During my flight home, a view of the smoking Montserrat Volcano was a chilling reminder of the fragility of life and the destructive force that created many of the islands in the Lesser Antilles. But through death comes rebirth. When diving in Martinique, you can still hear the reverberations of the cataclysmic events that have shaped the many unique features of this Pompeii of the Caribbean. And much like Aimé Césaire gave voice to the isolation that characterized Martinique in his day, divers like Alex Dobat and Michel Météry will help forge the island’s identity today as an exclusive and much prized destination for divers the world over.
ABOVE: The Coco Bar at Hotel Bakoua. Photo © Jeffrey Gallant | Diving Almanac
Located at Pointe du Bout, little peninsula of Trois-Ilets, in the south of Martinique, the Hotel Bakoua is facing one of the most beautiful bay in the world : « La baie des Flamands ». Surrounded by a wonderful and luxurious tropical garden, the resort offers to its customers an incredible panorama. Its overflow pool and its white sand beach with cristal clear and warm sea invites for relaxing. The genuine colonial style is a pleasure for the eye. The resort has 132 bedrooms and 6 suites. All the accommodations, furnished with style and comfort, have A.C and are located in difference creole-styled buildings with a terrace and a balcony.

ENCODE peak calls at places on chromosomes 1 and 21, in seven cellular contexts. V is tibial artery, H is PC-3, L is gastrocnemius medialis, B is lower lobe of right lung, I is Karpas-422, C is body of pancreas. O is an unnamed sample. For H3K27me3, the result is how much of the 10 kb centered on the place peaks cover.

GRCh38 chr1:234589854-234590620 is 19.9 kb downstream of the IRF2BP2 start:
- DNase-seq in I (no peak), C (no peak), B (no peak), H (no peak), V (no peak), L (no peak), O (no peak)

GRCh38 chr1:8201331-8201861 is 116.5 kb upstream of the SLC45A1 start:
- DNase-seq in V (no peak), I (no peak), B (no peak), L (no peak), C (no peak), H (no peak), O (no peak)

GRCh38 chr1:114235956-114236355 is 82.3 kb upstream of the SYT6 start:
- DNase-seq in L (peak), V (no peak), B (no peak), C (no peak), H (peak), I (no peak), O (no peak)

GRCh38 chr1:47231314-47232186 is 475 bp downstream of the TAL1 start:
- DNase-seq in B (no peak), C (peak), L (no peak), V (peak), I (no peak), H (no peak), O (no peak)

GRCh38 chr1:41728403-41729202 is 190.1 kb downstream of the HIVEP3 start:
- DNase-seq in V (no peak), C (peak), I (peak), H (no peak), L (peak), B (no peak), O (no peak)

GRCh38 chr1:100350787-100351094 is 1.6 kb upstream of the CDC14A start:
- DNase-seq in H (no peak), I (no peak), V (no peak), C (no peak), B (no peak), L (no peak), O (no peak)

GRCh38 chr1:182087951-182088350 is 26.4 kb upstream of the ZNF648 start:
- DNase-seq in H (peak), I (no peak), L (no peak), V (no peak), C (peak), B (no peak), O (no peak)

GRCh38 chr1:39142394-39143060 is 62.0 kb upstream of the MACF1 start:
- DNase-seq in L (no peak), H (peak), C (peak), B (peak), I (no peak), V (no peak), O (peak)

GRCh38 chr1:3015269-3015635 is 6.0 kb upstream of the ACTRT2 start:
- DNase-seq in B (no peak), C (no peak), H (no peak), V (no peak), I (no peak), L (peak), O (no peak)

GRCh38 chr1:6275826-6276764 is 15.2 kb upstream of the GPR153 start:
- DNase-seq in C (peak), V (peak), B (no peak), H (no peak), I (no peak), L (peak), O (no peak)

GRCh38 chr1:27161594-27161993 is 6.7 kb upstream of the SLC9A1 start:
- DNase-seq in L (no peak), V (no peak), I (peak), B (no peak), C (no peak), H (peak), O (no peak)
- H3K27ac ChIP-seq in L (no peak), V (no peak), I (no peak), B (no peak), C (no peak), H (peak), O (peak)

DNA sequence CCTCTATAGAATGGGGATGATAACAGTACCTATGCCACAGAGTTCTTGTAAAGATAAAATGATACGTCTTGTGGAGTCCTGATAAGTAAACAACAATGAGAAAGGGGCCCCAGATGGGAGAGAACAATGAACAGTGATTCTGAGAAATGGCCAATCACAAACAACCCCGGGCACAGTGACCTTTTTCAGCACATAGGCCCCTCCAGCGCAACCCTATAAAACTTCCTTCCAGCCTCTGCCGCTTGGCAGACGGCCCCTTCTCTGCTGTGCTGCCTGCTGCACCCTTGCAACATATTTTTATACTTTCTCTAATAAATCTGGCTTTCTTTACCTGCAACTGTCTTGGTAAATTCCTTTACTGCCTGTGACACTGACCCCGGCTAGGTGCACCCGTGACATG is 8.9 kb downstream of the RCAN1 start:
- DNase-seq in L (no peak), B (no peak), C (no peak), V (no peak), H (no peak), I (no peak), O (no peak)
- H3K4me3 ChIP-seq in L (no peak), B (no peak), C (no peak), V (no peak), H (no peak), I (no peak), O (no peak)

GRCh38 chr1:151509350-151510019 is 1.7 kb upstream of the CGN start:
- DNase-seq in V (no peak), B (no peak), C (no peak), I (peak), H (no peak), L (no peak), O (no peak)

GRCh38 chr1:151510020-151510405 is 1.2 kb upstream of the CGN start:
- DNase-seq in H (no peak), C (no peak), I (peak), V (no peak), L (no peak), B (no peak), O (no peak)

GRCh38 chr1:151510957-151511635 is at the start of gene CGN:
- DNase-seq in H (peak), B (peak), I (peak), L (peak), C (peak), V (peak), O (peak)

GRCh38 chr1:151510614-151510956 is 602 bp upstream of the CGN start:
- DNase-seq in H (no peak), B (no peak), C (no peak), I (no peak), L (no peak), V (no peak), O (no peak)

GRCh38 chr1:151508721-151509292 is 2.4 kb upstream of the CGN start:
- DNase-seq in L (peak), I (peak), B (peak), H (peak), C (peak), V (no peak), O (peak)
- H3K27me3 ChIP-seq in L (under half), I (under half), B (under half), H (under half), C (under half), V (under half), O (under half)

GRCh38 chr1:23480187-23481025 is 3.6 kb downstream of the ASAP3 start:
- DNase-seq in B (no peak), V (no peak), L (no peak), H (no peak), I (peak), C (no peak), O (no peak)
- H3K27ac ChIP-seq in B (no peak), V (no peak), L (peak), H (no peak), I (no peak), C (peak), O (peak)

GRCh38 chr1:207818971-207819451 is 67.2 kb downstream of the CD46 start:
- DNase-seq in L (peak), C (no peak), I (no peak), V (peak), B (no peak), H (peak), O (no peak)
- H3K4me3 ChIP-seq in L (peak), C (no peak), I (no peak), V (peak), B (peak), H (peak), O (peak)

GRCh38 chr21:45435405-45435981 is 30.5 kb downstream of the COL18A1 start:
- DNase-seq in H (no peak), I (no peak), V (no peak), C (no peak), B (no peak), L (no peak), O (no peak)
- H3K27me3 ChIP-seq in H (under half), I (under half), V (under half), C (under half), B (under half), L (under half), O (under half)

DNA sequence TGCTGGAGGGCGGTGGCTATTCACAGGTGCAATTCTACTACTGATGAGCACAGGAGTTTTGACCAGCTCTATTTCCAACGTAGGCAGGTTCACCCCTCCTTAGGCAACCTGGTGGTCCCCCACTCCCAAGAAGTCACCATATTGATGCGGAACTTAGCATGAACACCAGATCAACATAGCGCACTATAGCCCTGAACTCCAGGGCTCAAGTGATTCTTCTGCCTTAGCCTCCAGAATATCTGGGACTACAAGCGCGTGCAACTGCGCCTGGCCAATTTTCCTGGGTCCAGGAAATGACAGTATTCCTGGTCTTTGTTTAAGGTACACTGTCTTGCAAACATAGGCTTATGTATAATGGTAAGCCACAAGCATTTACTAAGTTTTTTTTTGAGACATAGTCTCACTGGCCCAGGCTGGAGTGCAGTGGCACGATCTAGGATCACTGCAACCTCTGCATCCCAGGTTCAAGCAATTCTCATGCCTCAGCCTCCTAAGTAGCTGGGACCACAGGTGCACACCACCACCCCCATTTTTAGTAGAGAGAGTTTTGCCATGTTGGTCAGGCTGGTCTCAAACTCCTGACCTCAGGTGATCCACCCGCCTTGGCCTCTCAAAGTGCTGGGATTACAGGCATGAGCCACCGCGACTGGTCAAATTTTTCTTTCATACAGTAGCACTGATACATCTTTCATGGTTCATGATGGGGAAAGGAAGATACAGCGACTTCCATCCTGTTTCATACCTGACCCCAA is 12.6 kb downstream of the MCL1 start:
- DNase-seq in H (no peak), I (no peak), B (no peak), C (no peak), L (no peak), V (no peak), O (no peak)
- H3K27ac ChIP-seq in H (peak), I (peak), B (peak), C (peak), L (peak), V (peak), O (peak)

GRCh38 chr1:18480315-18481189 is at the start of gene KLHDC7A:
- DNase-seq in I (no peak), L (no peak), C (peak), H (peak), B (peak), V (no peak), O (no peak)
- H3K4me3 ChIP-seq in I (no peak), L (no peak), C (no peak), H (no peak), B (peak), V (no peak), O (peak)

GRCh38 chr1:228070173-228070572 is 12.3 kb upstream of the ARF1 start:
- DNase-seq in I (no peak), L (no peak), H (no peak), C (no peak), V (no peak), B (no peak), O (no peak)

Direct flights to Fort-de-France (FDF), Aéroport International Aimé Césaire, are available from Montreal. From the U.S. flight options include departures from Miami and others route through Puerto Rico. Check with a travel specialist or search online.
Visitors from Canada and the U.S. need a valid passport, but no VISA.
Martinique is part of the French West Indies or French Antilles (in the Lesser Antilles) comprises seven territories under French sovereignty.
Martinique is cosmopolitan and modern, offering amenities you’d expect to find in Paris. Since most consumer goods are imported, the cost of living is substantially more expensive than on other Caribbean islands.
The official language is French but English is spoken in most establishments. French Canadians have a definite advantage when the local switch to Martiniquan créole, which shares some similarities with Québec French.
The best time to visit is from November to May.
Le Pass Madinina is available from www.plongezenmartinique.com
For general information about Martinique go to www.martinique.org
The Martinique Promotion Bureau is located in New York City. Email: firstname.lastname@example.org Phone: 212-838-6887. In Canada for French language site go to www.lamartinique.ca
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Jeffrey Gallant is the Editor-in-Chief and Records Keeper of the Diving Almanac. He is also a contributing editor of DIVER Magazine, and the scientific director of the Greenland Shark and Elasmobranch Education and Research Group (GEERG). Jeffrey started diving in 1982.